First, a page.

German publication BimmerToday reports the last Z4 rolled out of the factory on August 22. Previously, the company had confirmed production would end sometime this month.
Pitched as a competitor to the likes of the Audi TT, Porsche Boxster and Mercedes-Benz SLK (soon-to-be SLC), the BMW Z4 never matched the popularity of its rivals - though it offers a significantly lower entry point, currently starting at $64,900 plus on-roads for the base sDrive20i.
By comparison, the Mercedes-Benz SLK200 kicks off at $87,200, while the Audi TT starts at a more competitive $73,950 plus on-road costs. The new Porsche 718 Boxster is nearly twice as much, a $112,800 proposition.
The current E89 BMW Z4 was first introduced in 2009, while the original ‘E85’ Z4 roadster commenced production in 2002.
Part of the mid-life update was a folding metal roof, replacing the original’s fabric lid. BMW introduced the ‘N20’ 2.0-litre turbocharged four-cylinder powerplant in two different tunes as part of a 2011 refresh.
A highlight during the model’s 14-year history is the first-generation Z4 M performance version that was produced between 2006 and 2008.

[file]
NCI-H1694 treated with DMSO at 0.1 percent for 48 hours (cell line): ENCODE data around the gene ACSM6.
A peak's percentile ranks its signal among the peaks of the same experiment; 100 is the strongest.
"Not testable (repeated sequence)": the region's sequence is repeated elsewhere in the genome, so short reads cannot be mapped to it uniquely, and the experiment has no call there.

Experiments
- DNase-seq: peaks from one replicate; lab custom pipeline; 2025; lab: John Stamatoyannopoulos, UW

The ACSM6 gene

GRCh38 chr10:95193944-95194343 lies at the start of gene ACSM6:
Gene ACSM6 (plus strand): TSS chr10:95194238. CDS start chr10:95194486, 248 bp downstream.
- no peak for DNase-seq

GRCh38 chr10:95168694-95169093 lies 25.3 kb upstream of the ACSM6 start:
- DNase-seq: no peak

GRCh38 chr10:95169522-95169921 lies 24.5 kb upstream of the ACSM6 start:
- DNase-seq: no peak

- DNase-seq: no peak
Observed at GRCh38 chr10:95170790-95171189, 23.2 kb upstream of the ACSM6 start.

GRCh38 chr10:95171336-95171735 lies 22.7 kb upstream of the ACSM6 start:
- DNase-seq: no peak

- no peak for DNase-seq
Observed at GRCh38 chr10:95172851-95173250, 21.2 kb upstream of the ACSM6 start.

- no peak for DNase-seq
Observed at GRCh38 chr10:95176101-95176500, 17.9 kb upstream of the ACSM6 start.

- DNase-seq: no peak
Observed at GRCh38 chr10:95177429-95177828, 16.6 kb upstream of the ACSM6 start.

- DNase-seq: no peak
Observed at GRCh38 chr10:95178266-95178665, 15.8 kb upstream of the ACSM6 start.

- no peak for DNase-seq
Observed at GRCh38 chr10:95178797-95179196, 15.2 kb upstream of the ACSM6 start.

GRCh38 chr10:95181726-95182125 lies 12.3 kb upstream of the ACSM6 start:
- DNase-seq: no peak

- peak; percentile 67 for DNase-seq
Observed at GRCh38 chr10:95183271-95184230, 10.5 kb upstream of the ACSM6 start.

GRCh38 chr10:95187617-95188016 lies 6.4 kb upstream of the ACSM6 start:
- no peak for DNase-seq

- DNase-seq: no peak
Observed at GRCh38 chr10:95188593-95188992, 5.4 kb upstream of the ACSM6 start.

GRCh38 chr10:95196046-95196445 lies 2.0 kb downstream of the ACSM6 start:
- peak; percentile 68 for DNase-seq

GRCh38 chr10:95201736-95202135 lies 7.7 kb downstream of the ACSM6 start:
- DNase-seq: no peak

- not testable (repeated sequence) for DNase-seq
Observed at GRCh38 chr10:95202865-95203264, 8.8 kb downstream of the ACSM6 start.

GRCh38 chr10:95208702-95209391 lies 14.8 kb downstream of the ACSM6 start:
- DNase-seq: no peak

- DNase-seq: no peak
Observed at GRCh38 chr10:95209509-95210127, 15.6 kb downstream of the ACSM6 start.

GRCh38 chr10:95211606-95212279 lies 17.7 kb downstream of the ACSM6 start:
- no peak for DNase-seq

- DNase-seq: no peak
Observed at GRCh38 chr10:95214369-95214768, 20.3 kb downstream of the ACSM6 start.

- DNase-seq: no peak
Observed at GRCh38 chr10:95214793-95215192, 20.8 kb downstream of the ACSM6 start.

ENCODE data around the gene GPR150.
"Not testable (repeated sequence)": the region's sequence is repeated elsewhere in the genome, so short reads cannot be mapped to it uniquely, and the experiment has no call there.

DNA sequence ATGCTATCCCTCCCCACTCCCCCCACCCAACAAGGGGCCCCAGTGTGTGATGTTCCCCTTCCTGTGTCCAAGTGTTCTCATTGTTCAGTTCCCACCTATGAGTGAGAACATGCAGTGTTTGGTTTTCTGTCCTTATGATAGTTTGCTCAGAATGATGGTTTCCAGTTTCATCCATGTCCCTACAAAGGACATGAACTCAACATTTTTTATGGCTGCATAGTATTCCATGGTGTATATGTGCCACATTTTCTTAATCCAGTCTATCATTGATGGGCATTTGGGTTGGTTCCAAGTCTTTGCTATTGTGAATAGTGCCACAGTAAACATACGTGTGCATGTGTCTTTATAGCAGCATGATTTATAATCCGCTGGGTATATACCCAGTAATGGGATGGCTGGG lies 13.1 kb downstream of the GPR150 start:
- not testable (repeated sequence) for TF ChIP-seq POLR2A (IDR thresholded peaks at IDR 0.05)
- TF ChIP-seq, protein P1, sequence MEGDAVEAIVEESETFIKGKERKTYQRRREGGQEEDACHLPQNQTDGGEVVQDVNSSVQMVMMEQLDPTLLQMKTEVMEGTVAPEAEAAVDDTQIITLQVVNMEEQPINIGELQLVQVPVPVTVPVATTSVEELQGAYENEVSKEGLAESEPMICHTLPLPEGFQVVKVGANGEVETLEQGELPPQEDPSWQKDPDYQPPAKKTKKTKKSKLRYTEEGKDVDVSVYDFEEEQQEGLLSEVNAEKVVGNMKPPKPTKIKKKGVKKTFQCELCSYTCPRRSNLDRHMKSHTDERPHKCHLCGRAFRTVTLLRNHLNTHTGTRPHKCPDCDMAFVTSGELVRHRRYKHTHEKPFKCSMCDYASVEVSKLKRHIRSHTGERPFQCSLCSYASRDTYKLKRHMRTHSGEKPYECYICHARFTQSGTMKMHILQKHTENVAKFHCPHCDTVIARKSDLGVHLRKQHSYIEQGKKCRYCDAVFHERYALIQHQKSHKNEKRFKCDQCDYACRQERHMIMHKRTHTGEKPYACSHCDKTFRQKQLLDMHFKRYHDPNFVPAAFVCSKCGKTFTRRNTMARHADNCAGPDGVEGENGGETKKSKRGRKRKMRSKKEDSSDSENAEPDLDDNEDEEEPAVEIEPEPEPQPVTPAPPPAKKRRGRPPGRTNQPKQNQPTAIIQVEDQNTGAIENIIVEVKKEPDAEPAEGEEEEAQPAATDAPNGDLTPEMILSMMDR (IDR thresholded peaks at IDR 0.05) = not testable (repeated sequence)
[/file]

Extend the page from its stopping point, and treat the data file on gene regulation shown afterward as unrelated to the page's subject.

Featuring the 3.2-litre naturally aspirated inline six-cylinder engine from the ‘E46’ M3, the Z4 M produced 252kW of power and could sprint from 0-100km/h in just 4.7 seconds - quicker than the Porsche Boxster S and Cayman S twins.
MORE: 2019 BMW Z4 first-drive review
Above: BMW Z4 M
It’s no secret that BMW and Toyota have been co-developing sports cars, however, very few concrete details of both models have come to light other than prototypes that have been spied recently.
Reports suggest the Z5 will be larger and more upmarket than the Z4, powered by a selection of turbocharged four- and six-cylinder engines.
Power will be sent to the ground via the rear wheels, though an xDrive all-wheel drive option could also be on the cards.
With the Z4 out of production, BMW has left itself without a competitor to the facelifted and re-named Mercedes-Benz SLC, which launches locally later this year, nor the recently-released Audi TT or Porsche 718 Boxster until the next-generation sports car hits showrooms - likely to be sometime in 2018.
Speaking to CarAdvice, Adam Davis, product communications manager at BMW Australia, said despite the Z4’s demise, the brand’s local arm will continue to offer the sports car through dealership until stocks run out.
“We’ll have more stock arriving in November", he said, adding that the car should still be in showrooms until early 2017.
He could not confirm any details regarding the Z4’s replacement, however, so we’ll have to wait until next year to see how the next-generation BMW sports car shapes up.
Guten tag, BMW Z4, you will be missed.